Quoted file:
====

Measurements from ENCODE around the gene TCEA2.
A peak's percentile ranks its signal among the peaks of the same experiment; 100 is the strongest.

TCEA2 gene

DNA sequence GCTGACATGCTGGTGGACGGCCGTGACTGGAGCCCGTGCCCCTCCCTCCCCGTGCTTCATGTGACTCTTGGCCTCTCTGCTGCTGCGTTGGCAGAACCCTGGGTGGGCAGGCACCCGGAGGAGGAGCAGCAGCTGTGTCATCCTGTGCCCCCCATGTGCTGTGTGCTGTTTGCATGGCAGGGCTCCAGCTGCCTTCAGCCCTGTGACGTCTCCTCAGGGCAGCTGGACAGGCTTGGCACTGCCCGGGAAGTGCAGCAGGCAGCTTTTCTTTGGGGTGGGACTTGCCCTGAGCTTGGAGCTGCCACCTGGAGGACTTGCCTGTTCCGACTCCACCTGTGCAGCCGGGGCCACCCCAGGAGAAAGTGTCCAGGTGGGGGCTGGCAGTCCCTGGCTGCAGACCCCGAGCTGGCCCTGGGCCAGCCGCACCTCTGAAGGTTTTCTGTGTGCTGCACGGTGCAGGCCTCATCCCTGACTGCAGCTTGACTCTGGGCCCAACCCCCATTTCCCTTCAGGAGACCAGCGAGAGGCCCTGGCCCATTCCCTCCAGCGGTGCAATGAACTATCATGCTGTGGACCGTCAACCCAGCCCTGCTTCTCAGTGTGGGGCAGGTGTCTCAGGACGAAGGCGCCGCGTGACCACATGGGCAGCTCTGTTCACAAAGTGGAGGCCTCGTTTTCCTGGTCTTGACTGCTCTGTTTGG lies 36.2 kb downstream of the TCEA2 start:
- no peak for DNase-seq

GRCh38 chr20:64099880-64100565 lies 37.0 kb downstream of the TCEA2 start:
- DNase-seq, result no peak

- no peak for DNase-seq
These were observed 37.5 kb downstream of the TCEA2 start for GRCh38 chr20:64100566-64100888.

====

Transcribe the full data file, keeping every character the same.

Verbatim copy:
Measurements from ENCODE around the gene TCEA2.
A peak's percentile ranks its signal among the peaks of the same experiment; 100 is the strongest.

TCEA2 gene

DNA sequence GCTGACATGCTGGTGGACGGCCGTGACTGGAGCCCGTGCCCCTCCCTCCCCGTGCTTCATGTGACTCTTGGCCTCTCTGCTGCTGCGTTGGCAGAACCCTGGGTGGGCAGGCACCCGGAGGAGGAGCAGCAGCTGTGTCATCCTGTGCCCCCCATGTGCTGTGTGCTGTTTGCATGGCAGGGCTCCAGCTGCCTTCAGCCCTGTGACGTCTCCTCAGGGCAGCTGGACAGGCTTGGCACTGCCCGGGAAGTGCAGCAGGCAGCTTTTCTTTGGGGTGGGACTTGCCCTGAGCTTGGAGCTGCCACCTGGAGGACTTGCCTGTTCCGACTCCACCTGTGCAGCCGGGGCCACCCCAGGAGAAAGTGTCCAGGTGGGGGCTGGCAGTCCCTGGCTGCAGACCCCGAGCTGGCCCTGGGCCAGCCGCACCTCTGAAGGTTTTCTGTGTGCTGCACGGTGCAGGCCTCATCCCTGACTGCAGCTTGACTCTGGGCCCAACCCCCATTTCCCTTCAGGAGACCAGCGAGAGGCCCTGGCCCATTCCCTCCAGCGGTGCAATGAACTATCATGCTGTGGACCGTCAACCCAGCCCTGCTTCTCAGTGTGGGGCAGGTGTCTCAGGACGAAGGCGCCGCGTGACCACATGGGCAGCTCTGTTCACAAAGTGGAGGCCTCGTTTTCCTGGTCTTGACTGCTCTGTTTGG lies 36.2 kb downstream of the TCEA2 start:
- no peak for DNase-seq

GRCh38 chr20:64099880-64100565 lies 37.0 kb downstream of the TCEA2 start:
- DNase-seq, result no peak

- no peak for DNase-seq
These were observed 37.5 kb downstream of the TCEA2 start for GRCh38 chr20:64100566-64100888.